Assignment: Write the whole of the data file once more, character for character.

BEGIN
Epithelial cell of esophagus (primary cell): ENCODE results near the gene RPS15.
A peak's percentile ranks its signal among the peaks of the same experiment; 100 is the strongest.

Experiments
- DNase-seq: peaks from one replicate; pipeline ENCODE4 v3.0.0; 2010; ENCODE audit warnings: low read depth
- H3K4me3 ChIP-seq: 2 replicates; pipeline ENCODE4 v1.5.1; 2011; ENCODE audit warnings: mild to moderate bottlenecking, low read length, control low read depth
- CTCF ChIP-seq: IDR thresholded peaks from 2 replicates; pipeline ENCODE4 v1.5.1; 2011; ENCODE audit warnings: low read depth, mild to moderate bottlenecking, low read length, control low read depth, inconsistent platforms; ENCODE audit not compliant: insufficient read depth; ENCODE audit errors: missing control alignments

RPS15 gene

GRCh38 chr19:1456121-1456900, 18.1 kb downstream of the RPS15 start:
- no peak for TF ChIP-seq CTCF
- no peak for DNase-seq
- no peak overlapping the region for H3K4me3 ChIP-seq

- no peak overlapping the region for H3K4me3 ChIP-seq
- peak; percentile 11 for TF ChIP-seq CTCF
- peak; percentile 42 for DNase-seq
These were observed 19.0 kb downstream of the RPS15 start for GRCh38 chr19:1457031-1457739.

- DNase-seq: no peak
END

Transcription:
Epithelial cell of esophagus (primary cell): ENCODE results near the gene RPS15.
A peak's percentile ranks its signal among the peaks of the same experiment; 100 is the strongest.

Experiments
- DNase-seq: peaks from one replicate; pipeline ENCODE4 v3.0.0; 2010; ENCODE audit warnings: low read depth
- H3K4me3 ChIP-seq: 2 replicates; pipeline ENCODE4 v1.5.1; 2011; ENCODE audit warnings: mild to moderate bottlenecking, low read length, control low read depth
- CTCF ChIP-seq: IDR thresholded peaks from 2 replicates; pipeline ENCODE4 v1.5.1; 2011; ENCODE audit warnings: low read depth, mild to moderate bottlenecking, low read length, control low read depth, inconsistent platforms; ENCODE audit not compliant: insufficient read depth; ENCODE audit errors: missing control alignments

RPS15 gene

GRCh38 chr19:1456121-1456900, 18.1 kb downstream of the RPS15 start:
- no peak for TF ChIP-seq CTCF
- no peak for DNase-seq
- no peak overlapping the region for H3K4me3 ChIP-seq

- no peak overlapping the region for H3K4me3 ChIP-seq
- peak; percentile 11 for TF ChIP-seq CTCF
- peak; percentile 42 for DNase-seq
These were observed 19.0 kb downstream of the RPS15 start for GRCh38 chr19:1457031-1457739.

- DNase-seq: no peak